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Movies

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Parent Issue
Day
12
Month
July
Year
1974
OCR Text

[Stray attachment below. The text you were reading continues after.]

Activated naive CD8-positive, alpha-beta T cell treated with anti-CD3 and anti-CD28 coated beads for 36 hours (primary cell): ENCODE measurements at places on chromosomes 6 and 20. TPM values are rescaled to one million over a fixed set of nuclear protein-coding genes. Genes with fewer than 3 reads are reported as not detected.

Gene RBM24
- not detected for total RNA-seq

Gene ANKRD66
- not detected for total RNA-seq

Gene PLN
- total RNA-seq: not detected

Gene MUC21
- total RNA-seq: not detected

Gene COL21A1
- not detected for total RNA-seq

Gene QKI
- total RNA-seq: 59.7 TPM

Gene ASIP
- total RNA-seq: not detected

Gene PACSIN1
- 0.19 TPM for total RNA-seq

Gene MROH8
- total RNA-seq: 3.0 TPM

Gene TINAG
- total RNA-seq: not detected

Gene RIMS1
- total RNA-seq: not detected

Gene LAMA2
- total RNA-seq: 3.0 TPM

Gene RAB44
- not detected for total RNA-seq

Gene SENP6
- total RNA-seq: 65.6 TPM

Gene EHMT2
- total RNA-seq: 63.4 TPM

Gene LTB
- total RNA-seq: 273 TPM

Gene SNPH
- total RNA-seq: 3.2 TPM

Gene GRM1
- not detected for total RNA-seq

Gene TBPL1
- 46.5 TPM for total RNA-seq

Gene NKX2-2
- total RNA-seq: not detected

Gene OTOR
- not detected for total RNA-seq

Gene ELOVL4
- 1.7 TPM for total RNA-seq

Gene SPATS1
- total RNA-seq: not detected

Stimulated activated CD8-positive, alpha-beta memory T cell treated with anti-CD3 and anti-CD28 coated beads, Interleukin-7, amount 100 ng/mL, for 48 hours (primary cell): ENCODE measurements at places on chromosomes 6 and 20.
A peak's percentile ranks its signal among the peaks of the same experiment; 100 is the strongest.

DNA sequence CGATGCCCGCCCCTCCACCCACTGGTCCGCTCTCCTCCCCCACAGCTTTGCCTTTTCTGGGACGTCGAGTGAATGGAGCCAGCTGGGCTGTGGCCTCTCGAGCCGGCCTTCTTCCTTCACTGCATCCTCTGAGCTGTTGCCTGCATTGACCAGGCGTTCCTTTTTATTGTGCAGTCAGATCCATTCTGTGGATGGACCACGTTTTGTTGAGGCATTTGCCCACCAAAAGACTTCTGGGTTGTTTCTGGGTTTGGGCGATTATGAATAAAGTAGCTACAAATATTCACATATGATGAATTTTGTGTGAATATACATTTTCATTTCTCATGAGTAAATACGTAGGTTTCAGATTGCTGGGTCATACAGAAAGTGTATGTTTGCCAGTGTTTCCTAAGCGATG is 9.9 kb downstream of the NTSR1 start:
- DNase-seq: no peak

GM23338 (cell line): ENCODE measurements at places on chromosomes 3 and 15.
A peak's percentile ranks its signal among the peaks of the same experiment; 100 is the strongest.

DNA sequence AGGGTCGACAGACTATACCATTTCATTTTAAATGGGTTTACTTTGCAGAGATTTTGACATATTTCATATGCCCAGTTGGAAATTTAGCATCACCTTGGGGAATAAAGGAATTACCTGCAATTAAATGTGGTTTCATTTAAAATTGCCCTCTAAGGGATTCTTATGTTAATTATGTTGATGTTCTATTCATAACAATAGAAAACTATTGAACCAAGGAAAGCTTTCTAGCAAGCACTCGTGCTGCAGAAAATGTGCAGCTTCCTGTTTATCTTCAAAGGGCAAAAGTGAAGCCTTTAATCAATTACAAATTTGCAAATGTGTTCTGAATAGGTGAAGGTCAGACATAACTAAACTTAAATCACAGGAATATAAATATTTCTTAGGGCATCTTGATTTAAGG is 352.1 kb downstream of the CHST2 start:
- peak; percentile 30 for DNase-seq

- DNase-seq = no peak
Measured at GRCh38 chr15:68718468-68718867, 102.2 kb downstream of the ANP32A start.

A real handicap to the leisure life of summer in Ann Arbor is the lack of good first-run commercial movies. We often have the meager choices of an excess of re-runs, and the hold-overs of single films forweeks on end. Explanation of the situation is rather simple -- with approximately twothirds of the students gone, the in-town theatres have a relatively small potential audience. And out of habit, or perhaps a need for security, people overwhelmingly prefer watching movies when it is dark outside. Long summer days, and daylight savings time, work to the disadvantage of theatres. You probably have noticed the self-serving petitions to stop daylight savings time that are present in most theatre lobbies. This summer slowdown naturally brings up the question of who decides what movies will be shown, and who owns the theatres. Most of the ten Ann Arbor theatres follow the general national pattern of corporate ownership by large conglomerates. Bookings are made by agents at central offices, rather than the local manager. The smaller the chain, naturally the more influence a local manager might have in swaying the booking agent towards a given movie. And of course, the large national firms have a tendency to book with a sense often alien to the local variations of taste. The Movies at Briarwood are booked out of an Eastern office which has little awareness of what we want to see - and they consequently are prone to make mistakes, like the lulu of four months of The Exorcist, which was hot in Boston and New York but dribbled out of interest shortly after it got here. Of the ten local theatres only one, the Fifth Forum, is owned by a small corporation. That theatre is one of six around the state managed by Harvey Farber Enterprises, a Southfield-based corporation under the control of the firm's namesake. The small size of the chain allows Forum manager Maris Michelson to have more than the usual say over the choice of movies, though the two Farber booking agents make the ultímate decisión. Maris has succeeded in bringing in several independent and foreign films that otherwise would not have made it to town. La Grande Bouffe and Mean Streets are two of his fine recent choices. It was apparently Maris' idea to bring in The Three Musketeers, which is now holding on through its seventh highly lucrative week. The other theatres are locked up in huge conglomerates. The Movies at Briarwood are owned by United Artists, the enormous company which produces and distributes records, distributes films, and owns many theatres around the country. United Artists in turn is one of dozens of corporations owned by the Transamerica Corporation, which also holds insurance, lending, mutual fund, real estáte, computer, market research, airlines, rent-a-car, and manufacturing firms. Transamerica has assets of more than 53 billion, 24,000 employees and an annual rate of growth of 15% per share of common stock. Briarwood's boojdngs are made out of an Eastern office, and the strange pattern of film showings there indicates the style of absentee ownership. It is rumoree! that Butterfield is attempting to buy the four theatres from United Artists. The W. S. Butterfield Theatres, Inc. is a Michigan-based group with approximately 55 theatres around the state. Locally they own the State, Michigan, Campus and Wayside theatres. The University of Michigan owns some portion of stock, given to them by Paramount Pictures when anti-trust action demanded the break-up of Paramount's empire of both production of movies and ownership of theatre chains. The Fox Village is part of the large Mann Theatre group, which recently bought out the hundreds of theatres owned by the National General Cinema Corporation. The four corporations who own these ten theatres compete in booking the films through large national distribution companies. The corporation, through its booking agent, that offers the most money gets the movie - so obviously the smaller chains with less capital are bound to lose out. Rental fees are on a percentage basis, and most films start out their local rur. with somewhere between sixty and eighty percent of the box office receipts going back to the distributor. The percentage drops as the weeks go by. which explains why movies stick around here so long in the summer. With a relatively small potential summer audience. it is cheaper to hold onto a movie for weeks, or show re-runs, than to face the expense of competitive bidding for a new film. With the occasional exception of unusual movies at the Fifth Forum, Ann Arbor's theatres are essentially conservative in their bookings. There are literally dozens of films shown in New York, Boston, or any large city that never make it out here to the sticks. Larger populations naturally can support more specialized forms of theatres. induding the delightful bonus of theatres which show only older films. Here in Ann Arbor the Butterfield theatres have a very generalized form of specialization -- according to Fred Caryl, manager of the Michigan Theatre, 'The State is the action-house, the Campus the art-house, and we handle the musical comedy and romance types." He explained that the Campus has gone more commercial lately because there are fewer "art" films, and the line between "skin" and "art" is becoming increasingly fine. The Campus, which avoids sex like the plague, has filled in with showings of re-runs and "semi-art", whatever that is. But if you've seen all the movies in town and are looking for something new, the University's Audio-Visual Center offers a free summer series of short films from their library. The series runs at the Modern Language Building's Auditorium 3, Monday through Friday niglits until August. Niglitly showings are gathered under topic headings that can guide you towards your interests. The SUN calendar will be listing the free showings, and you can easily piek up a schedule at the auditorium. A fine commercial offering is Chinatown. out at the Fox Village. Roman Polanski, master of terroi at first hand, directed this up-dated interpretation of the classic forties style detective thriller. Jack Nicholson, as the hard-boiled dick, and Faye Dunaway, as the hardened aristocratie woman. star m this bewildering maze of murder and incest among Los Angeles' corporate ruling class. The color film is finely shot , a saga of corruption over the control of Los Angeles' public supply of water. Thanks to the film societies, Ann Arborites are able to see an enormous variety of movies. The film groups New World, Film Co-op and Friends of Newsreel show recent films, the overwhelming majority of which have not been shown in Ann Arbor before. Cinéma II and Cinema Guild both show the so-called "classics" which are lately getting far more distribution and interest all over the country. With tHe commercial theatres offering such limited fare, it is a real relief that the University has lifted, under pressure. its moratorium on auditorium rentáis to these essential film groups.